The YouGov/Times poll, conducted between the 12th and 16th January, has been discussed heavily in the press in the past few days, but what does it say?
1. The big independence question
When those who say they do not know how they would vote in a new referendum are removed, support for Scottish independence stands at just 43% while support for the union sits at 57%. This is good news for unionists and bad news for the SNP and other pro-independence campaigners.
2. The question of holding a referendum
Poll respondents were also asked if a new independence referendum should be in a number of scenarios. To each question, the most popular answer went against holding a referendum. The least unpopular option was for Scotland to hold a new vote once the UK is out the union, with just 47% saying they were against this option.
3. Corbyn’s big decline
One shock finding form the poll was the extent to which Jeremy Corbyn’s north of the border popularity has declined. In October, 53% of Scots polled said they thought the Labour leader was doing well compared to just 33% with the opposite view. The new poll puts the figures at 40% and 43% respectively. This is a significant blow to the Labour party.
4. Westminster voting intentions
The new poll also asked voters how they would cast their ballots if a new UK-wide election were to take place. The poll puts the SNP on just 36%. Most interestingly, Labour are placed on 28%, five points ahead of the Tories, who came second in last year’s vote.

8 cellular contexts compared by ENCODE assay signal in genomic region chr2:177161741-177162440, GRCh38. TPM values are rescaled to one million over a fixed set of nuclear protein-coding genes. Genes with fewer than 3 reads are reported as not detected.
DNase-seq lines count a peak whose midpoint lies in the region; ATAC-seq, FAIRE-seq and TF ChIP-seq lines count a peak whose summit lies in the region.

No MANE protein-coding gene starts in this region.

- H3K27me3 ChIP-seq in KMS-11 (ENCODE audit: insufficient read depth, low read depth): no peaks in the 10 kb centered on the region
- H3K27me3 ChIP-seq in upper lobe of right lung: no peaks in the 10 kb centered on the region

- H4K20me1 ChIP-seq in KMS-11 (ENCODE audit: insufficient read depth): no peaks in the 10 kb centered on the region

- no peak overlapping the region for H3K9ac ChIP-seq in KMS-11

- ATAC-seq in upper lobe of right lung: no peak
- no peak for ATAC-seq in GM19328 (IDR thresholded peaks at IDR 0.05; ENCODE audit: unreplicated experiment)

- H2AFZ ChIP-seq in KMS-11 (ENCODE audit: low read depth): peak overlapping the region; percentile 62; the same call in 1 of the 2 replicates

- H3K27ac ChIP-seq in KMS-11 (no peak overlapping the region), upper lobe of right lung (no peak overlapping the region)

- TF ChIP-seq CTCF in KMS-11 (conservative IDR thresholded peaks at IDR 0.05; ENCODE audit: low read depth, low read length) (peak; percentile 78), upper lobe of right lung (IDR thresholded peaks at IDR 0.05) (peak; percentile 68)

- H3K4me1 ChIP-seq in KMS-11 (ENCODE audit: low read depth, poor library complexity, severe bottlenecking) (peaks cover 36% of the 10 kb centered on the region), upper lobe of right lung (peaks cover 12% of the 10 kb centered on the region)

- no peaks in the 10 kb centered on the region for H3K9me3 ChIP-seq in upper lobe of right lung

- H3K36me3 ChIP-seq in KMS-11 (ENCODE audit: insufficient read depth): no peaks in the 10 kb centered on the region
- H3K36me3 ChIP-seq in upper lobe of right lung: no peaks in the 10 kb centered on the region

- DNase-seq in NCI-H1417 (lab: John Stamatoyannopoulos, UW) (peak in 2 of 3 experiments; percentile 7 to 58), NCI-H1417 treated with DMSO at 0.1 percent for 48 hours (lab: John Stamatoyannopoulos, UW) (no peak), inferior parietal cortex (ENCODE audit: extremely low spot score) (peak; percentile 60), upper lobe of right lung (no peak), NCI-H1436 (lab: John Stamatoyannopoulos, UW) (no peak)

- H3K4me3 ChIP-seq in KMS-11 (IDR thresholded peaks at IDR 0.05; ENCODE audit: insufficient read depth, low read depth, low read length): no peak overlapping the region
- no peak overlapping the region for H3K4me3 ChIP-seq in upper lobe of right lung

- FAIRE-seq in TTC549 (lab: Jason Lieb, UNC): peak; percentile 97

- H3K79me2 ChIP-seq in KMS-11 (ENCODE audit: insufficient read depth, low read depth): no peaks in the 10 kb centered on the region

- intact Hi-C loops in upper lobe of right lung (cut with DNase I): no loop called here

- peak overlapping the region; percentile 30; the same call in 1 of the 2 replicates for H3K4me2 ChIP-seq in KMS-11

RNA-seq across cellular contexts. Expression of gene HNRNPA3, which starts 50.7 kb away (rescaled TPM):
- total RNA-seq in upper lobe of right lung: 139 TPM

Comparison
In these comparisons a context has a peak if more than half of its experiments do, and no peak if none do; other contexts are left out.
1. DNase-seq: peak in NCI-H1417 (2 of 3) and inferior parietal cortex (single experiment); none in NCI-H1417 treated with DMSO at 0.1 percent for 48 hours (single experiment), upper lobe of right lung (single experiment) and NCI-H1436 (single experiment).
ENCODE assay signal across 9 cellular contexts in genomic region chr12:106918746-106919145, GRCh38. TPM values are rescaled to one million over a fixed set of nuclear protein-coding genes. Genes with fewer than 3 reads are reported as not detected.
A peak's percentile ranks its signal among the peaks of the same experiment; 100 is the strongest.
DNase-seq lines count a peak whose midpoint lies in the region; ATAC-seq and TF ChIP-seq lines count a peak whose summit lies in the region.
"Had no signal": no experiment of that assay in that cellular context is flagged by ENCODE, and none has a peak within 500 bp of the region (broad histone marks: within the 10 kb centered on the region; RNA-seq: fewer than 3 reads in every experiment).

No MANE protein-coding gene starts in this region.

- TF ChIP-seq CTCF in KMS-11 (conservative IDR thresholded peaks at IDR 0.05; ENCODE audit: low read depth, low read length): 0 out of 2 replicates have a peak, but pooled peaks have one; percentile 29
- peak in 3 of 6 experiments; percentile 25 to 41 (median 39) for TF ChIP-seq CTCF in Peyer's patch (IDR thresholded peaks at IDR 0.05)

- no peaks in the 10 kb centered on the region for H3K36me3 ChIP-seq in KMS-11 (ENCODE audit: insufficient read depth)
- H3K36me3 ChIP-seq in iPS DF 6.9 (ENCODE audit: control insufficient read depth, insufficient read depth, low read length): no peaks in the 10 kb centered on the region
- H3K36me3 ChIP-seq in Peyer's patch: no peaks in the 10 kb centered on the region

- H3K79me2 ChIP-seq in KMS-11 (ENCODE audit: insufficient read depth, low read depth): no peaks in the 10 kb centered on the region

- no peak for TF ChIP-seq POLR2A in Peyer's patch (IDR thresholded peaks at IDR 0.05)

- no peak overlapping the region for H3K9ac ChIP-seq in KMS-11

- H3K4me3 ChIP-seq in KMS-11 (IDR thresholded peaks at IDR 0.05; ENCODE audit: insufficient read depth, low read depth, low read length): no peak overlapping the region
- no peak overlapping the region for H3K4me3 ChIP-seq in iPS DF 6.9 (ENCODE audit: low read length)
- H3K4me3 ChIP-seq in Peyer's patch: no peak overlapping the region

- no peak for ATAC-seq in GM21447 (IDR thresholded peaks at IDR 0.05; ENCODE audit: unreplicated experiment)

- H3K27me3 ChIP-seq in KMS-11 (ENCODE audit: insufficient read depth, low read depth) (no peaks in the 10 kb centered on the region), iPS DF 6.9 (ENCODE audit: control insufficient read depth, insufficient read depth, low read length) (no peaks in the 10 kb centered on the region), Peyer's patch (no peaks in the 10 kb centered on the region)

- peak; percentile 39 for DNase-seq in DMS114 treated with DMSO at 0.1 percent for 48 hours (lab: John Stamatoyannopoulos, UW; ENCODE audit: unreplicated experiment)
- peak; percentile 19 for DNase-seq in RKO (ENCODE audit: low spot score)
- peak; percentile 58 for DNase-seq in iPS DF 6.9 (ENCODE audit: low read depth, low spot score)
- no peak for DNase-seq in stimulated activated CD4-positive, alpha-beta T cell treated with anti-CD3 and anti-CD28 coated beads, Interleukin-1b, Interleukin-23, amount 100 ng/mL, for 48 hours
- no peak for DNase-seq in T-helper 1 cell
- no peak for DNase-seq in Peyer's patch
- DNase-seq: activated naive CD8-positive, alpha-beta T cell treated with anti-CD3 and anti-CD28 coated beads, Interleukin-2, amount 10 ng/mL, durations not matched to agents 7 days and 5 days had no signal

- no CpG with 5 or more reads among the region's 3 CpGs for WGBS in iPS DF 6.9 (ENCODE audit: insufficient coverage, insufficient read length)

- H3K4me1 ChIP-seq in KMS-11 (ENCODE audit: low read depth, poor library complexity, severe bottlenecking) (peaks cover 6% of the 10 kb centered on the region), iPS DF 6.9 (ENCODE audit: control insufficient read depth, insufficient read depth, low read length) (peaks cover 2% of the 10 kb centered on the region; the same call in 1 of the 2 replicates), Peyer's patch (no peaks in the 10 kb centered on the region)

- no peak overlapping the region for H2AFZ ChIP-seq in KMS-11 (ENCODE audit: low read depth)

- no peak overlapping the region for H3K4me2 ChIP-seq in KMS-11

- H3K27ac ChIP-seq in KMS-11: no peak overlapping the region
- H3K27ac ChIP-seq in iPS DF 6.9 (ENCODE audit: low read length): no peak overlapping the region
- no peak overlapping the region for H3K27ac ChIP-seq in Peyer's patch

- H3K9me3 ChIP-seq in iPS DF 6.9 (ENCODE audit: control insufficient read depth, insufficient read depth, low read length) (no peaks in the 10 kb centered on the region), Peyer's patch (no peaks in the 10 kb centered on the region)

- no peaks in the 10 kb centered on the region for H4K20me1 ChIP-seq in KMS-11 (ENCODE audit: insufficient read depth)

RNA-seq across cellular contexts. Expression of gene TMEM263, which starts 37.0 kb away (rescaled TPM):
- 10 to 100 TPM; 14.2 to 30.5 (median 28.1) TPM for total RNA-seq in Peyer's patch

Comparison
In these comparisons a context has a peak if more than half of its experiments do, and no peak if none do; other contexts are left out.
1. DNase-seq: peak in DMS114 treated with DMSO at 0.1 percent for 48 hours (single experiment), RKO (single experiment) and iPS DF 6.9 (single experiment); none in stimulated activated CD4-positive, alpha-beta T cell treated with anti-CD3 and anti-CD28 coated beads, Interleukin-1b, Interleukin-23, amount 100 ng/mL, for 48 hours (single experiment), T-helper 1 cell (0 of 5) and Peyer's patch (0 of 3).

If a new Scottish election took place soon, the poll suggests that the pro-independence parties would lose their majority, setting the independence cause back another four or five years if no new vote takes place before the next election. Putting the Holyrood voting intention figures into Weber Shandwick’s Scotland Votes seat calculator gives the following results:
- SNP: 53 (-10)
- Conservatives: 33 (+2)
- Labour: 27 (+3)
- Scottish Greens: 10 (+4)
- Liberal Democrats: 6 (+1)
The SNP and the Greens would be just shy of a majority although the unionist parties remain divided.
6. Ruth Davidson’s support
Davidson has a net approval rating of +15%, however, this is down from 17% in last October. 45% of poll respondents said they thought she was doing well compared to the 30% in disagreement in the new poll.
Interestingly, 48% of Labour voters agreed she was doing well while just 26% thought she was doing badly. On some level, this shows the importance of the constitution as a key dividing line in modern Scottish politics.
7. Richard who?
The new Scottish Labour leader Richard Leonard has only been in the job for two months, but the poll suggests he has failed to make a significant impact. 60% of respondents said they did not know whether he was doing well or badly as Scottish Labour leader.
The full results of the poll can be viewed here.
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